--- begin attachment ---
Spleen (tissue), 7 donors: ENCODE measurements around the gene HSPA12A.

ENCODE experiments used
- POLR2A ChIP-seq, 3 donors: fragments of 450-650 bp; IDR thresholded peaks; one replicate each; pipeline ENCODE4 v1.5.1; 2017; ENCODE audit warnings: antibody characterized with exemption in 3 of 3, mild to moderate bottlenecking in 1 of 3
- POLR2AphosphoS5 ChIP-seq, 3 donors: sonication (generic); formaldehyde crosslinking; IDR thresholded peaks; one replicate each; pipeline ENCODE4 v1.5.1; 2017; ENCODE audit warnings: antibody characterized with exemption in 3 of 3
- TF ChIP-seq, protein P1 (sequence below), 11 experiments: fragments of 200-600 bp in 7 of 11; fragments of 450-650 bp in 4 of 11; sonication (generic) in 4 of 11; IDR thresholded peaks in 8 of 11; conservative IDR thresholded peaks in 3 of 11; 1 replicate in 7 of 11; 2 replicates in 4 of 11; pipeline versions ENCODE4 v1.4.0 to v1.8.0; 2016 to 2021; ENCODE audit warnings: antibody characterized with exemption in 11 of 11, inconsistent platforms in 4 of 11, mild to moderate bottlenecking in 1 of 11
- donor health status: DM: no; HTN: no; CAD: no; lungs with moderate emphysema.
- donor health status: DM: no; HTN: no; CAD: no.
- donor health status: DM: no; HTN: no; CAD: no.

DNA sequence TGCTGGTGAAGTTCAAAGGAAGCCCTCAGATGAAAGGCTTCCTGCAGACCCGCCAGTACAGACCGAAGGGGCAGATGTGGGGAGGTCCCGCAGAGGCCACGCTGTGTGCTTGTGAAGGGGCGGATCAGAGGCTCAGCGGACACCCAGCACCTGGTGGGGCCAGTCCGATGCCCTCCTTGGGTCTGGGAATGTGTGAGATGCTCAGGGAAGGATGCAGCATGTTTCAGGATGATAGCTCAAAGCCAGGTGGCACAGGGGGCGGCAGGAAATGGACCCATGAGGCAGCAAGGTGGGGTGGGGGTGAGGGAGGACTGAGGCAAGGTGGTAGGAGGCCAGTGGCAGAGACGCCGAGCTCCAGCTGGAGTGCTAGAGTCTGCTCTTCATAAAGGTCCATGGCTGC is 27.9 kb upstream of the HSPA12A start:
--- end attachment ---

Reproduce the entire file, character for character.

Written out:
Spleen (tissue), 7 donors: ENCODE measurements around the gene HSPA12A.

ENCODE experiments used
- POLR2A ChIP-seq, 3 donors: fragments of 450-650 bp; IDR thresholded peaks; one replicate each; pipeline ENCODE4 v1.5.1; 2017; ENCODE audit warnings: antibody characterized with exemption in 3 of 3, mild to moderate bottlenecking in 1 of 3
- POLR2AphosphoS5 ChIP-seq, 3 donors: sonication (generic); formaldehyde crosslinking; IDR thresholded peaks; one replicate each; pipeline ENCODE4 v1.5.1; 2017; ENCODE audit warnings: antibody characterized with exemption in 3 of 3
- TF ChIP-seq, protein P1 (sequence below), 11 experiments: fragments of 200-600 bp in 7 of 11; fragments of 450-650 bp in 4 of 11; sonication (generic) in 4 of 11; IDR thresholded peaks in 8 of 11; conservative IDR thresholded peaks in 3 of 11; 1 replicate in 7 of 11; 2 replicates in 4 of 11; pipeline versions ENCODE4 v1.4.0 to v1.8.0; 2016 to 2021; ENCODE audit warnings: antibody characterized with exemption in 11 of 11, inconsistent platforms in 4 of 11, mild to moderate bottlenecking in 1 of 11
- donor health status: DM: no; HTN: no; CAD: no; lungs with moderate emphysema.
- donor health status: DM: no; HTN: no; CAD: no.
- donor health status: DM: no; HTN: no; CAD: no.

DNA sequence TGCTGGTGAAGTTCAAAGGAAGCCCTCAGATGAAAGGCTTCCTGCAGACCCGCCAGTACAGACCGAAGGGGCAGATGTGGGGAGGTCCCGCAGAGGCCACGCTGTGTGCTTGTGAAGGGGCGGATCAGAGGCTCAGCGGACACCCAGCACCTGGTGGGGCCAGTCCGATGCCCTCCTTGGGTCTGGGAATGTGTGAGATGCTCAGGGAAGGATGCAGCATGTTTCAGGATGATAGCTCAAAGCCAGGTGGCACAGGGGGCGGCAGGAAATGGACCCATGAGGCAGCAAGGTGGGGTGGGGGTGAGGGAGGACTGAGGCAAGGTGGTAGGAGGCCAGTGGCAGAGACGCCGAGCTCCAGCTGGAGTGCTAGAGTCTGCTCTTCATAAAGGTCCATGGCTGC is 27.9 kb upstream of the HSPA12A start: